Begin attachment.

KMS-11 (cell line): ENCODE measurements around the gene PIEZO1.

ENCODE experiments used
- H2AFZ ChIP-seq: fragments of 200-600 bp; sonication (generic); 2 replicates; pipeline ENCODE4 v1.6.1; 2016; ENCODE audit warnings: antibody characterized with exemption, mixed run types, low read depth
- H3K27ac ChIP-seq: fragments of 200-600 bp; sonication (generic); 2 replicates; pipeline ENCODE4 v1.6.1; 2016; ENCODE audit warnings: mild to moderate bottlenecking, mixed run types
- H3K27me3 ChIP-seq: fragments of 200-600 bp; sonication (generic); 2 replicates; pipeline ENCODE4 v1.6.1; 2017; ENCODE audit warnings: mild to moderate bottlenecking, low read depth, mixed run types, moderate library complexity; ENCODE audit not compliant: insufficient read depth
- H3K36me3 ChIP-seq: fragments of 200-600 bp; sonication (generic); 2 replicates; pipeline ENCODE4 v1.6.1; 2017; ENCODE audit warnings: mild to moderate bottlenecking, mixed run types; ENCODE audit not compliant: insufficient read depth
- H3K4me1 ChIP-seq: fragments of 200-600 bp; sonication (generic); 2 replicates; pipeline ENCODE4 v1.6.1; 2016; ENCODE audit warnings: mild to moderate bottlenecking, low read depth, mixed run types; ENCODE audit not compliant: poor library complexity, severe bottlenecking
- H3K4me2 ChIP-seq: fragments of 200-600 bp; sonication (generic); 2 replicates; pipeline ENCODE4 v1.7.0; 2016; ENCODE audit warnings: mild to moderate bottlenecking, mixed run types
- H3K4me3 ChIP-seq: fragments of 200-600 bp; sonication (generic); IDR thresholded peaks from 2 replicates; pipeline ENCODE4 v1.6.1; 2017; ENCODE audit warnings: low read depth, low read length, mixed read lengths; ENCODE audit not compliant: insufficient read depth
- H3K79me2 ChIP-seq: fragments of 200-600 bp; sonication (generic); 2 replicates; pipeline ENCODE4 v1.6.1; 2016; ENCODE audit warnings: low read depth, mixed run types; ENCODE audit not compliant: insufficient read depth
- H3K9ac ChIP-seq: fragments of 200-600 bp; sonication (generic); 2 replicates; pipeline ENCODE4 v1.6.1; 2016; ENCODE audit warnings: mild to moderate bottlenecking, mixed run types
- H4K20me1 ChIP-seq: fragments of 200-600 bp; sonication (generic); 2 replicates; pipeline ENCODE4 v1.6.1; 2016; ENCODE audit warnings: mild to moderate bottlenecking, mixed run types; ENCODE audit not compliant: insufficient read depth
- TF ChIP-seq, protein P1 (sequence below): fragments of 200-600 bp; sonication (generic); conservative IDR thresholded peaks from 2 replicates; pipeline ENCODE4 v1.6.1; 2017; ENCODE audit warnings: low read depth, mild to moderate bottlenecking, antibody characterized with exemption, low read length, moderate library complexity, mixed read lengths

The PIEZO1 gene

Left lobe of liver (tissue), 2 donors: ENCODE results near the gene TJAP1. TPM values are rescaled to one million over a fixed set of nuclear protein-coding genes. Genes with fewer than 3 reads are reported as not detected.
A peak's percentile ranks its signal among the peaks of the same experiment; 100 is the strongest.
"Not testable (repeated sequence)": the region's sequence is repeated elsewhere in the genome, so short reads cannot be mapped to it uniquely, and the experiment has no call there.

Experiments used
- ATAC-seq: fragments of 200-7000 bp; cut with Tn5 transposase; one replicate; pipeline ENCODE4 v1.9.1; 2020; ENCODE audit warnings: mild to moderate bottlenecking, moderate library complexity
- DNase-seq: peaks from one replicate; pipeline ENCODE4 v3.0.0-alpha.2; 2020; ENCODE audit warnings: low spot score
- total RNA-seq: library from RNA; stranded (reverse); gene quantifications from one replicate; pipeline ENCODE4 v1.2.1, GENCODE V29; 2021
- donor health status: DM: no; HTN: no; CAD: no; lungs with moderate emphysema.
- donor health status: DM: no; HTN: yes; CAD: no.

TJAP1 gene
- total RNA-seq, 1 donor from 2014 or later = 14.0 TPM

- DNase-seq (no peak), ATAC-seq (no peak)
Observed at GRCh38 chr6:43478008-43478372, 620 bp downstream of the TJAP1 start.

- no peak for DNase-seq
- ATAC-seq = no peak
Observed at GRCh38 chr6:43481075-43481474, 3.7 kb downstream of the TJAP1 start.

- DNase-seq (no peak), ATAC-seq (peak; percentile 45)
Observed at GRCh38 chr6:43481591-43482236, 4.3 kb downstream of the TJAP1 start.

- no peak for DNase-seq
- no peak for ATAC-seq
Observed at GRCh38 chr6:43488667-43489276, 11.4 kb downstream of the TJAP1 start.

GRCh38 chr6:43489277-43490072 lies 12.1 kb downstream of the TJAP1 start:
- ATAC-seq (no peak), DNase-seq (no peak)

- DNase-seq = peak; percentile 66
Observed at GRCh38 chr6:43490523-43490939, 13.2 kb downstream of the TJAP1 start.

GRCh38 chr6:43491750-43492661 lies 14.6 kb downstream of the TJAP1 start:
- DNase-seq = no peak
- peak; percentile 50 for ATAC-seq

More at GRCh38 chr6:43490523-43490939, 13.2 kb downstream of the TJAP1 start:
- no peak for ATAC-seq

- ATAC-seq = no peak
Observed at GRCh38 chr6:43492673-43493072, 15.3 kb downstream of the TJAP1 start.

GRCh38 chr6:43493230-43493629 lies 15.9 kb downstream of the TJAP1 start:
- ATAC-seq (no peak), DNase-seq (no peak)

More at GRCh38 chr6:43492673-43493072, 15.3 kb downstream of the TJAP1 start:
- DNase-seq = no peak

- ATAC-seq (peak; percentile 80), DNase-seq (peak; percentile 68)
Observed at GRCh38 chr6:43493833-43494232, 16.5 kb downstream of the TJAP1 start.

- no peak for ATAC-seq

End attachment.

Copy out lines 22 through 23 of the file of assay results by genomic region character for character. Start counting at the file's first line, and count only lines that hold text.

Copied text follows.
- donor health status: DM: no; HTN: no; CAD: no; lungs with moderate emphysema.
- donor health status: DM: no; HTN: yes; CAD: no.